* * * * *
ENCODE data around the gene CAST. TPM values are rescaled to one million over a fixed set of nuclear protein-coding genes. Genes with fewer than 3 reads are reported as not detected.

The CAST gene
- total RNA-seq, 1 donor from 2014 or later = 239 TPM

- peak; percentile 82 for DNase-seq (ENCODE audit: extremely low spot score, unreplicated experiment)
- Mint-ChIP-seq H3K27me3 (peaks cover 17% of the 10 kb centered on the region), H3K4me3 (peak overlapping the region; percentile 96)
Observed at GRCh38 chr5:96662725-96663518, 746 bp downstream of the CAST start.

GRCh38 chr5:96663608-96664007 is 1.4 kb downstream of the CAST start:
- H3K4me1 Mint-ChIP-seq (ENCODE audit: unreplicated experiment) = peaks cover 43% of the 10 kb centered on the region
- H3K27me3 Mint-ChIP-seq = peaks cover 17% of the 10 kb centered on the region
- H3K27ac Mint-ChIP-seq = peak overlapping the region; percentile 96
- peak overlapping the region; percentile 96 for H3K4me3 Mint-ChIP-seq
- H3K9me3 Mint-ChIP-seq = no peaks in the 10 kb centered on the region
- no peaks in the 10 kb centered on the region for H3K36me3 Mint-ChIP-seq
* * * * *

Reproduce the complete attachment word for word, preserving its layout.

ENCODE data around the gene CAST. TPM values are rescaled to one million over a fixed set of nuclear protein-coding genes. Genes with fewer than 3 reads are reported as not detected.

The CAST gene
- total RNA-seq, 1 donor from 2014 or later = 239 TPM

- peak; percentile 82 for DNase-seq (ENCODE audit: extremely low spot score, unreplicated experiment)
- Mint-ChIP-seq H3K27me3 (peaks cover 17% of the 10 kb centered on the region), H3K4me3 (peak overlapping the region; percentile 96)
Observed at GRCh38 chr5:96662725-96663518, 746 bp downstream of the CAST start.

GRCh38 chr5:96663608-96664007 is 1.4 kb downstream of the CAST start:
- H3K4me1 Mint-ChIP-seq (ENCODE audit: unreplicated experiment) = peaks cover 43% of the 10 kb centered on the region
- H3K27me3 Mint-ChIP-seq = peaks cover 17% of the 10 kb centered on the region
- H3K27ac Mint-ChIP-seq = peak overlapping the region; percentile 96
- peak overlapping the region; percentile 96 for H3K4me3 Mint-ChIP-seq
- H3K9me3 Mint-ChIP-seq = no peaks in the 10 kb centered on the region
- no peaks in the 10 kb centered on the region for H3K36me3 Mint-ChIP-seq